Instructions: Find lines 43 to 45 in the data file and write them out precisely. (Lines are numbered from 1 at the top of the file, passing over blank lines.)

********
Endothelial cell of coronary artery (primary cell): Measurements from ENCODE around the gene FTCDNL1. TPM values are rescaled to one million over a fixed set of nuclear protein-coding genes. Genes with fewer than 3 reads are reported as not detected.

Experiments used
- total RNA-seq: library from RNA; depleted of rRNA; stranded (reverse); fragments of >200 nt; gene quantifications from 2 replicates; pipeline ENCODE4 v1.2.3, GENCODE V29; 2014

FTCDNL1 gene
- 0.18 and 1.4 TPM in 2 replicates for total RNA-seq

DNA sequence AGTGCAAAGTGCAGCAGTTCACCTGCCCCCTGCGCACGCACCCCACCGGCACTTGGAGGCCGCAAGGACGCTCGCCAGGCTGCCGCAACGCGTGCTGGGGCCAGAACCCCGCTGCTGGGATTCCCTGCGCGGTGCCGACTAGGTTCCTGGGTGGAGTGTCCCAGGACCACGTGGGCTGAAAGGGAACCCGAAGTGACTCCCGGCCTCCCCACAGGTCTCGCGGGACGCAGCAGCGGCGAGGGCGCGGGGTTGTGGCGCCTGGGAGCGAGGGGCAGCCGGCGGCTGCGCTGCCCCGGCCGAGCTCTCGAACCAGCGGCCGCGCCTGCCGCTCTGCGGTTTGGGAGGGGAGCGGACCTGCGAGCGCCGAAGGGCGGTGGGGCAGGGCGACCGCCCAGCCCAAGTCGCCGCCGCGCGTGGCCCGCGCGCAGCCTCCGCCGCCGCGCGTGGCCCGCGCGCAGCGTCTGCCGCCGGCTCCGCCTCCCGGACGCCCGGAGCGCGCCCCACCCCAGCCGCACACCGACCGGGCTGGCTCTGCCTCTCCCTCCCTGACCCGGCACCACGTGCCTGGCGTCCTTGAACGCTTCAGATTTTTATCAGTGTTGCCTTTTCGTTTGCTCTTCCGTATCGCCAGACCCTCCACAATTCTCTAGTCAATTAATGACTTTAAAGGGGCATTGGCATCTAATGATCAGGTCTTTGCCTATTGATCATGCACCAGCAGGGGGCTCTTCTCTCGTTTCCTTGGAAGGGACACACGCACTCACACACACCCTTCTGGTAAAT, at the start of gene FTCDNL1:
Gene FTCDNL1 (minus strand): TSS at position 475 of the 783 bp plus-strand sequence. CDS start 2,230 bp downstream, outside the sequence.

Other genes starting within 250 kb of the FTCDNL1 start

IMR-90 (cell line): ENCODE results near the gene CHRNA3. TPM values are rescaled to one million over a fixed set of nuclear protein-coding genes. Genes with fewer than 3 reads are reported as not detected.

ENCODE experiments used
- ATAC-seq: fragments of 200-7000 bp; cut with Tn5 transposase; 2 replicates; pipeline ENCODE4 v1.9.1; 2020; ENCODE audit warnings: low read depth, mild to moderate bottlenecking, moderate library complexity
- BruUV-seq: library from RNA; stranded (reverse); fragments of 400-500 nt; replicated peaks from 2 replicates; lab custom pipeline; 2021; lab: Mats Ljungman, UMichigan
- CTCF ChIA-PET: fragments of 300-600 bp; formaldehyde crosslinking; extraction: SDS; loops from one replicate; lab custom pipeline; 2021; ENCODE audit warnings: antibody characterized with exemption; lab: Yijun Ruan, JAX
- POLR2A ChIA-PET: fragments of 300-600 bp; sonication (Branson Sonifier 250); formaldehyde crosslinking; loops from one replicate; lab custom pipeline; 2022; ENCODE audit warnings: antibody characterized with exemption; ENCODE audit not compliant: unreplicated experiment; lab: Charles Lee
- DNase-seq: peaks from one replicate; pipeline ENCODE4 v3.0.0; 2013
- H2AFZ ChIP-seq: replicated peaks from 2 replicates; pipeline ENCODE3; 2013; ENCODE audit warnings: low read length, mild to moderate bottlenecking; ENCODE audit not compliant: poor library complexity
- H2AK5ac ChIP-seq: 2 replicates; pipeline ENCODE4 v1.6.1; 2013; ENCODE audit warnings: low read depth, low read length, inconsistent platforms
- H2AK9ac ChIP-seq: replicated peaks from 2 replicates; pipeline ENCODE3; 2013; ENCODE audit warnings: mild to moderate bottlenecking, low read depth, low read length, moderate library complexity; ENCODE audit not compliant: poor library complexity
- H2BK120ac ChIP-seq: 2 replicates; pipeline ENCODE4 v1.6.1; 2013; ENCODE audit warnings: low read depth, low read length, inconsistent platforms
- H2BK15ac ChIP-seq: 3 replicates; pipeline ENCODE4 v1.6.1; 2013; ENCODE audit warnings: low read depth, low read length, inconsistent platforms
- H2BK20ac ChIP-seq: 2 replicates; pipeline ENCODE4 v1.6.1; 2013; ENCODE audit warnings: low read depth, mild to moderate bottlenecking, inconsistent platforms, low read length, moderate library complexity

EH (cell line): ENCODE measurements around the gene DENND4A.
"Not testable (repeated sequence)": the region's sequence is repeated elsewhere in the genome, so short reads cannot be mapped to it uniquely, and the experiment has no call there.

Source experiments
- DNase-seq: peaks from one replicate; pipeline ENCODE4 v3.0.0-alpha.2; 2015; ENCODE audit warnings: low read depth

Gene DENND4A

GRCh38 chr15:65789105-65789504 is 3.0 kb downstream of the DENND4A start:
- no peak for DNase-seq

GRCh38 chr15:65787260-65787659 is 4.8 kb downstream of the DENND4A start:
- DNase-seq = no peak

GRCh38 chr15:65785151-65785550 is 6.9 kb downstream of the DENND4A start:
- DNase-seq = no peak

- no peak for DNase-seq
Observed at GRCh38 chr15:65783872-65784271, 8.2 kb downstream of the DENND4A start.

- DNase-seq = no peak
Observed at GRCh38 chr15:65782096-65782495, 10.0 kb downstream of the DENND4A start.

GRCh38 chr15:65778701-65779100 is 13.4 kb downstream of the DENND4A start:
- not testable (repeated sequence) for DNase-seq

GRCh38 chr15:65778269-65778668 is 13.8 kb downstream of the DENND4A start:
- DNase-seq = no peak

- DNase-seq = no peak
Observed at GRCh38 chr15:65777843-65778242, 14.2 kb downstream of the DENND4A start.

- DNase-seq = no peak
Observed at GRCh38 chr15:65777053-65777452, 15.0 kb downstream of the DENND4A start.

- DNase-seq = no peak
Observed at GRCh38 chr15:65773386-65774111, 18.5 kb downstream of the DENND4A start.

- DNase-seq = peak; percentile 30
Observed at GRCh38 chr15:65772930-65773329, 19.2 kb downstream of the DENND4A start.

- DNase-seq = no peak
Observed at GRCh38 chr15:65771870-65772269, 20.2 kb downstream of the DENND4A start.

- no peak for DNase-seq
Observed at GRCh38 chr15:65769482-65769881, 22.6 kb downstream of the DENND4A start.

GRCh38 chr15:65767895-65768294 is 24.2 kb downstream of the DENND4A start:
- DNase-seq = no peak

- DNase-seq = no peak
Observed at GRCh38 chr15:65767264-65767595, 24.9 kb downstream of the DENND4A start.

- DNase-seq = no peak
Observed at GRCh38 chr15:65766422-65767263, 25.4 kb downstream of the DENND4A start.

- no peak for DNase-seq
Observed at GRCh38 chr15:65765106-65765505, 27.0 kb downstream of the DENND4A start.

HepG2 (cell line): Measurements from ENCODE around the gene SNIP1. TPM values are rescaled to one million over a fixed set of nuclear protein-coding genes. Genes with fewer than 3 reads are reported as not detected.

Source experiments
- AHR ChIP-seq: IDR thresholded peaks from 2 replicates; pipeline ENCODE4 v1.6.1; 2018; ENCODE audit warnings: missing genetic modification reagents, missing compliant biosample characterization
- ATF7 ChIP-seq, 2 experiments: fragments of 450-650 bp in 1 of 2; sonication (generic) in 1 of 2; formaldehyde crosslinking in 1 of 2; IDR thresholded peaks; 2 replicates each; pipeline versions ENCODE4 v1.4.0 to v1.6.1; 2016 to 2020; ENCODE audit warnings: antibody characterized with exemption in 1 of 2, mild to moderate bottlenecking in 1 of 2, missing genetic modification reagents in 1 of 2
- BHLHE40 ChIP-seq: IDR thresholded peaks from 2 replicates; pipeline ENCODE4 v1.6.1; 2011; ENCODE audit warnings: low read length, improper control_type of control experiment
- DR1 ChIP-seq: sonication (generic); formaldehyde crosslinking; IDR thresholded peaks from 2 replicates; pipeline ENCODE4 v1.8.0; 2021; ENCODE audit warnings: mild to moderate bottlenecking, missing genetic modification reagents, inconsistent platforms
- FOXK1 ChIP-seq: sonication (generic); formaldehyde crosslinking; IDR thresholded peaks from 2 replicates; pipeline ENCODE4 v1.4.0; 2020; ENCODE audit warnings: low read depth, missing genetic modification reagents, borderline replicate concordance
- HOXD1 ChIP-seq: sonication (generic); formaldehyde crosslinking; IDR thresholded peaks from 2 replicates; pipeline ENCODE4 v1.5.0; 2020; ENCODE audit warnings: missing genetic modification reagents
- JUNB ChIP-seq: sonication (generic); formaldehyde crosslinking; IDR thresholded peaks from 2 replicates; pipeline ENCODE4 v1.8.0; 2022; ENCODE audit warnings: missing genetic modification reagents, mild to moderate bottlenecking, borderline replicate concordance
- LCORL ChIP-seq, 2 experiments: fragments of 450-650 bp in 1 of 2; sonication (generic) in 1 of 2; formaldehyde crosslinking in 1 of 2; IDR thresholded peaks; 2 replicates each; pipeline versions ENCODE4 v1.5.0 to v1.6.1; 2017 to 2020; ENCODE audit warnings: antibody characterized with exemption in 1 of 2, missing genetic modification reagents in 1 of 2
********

- DNase-seq = no peak
Observed at GRCh38 chr15:65777053-65777452, 15.0 kb downstream of the DENND4A start.

- DNase-seq = no peak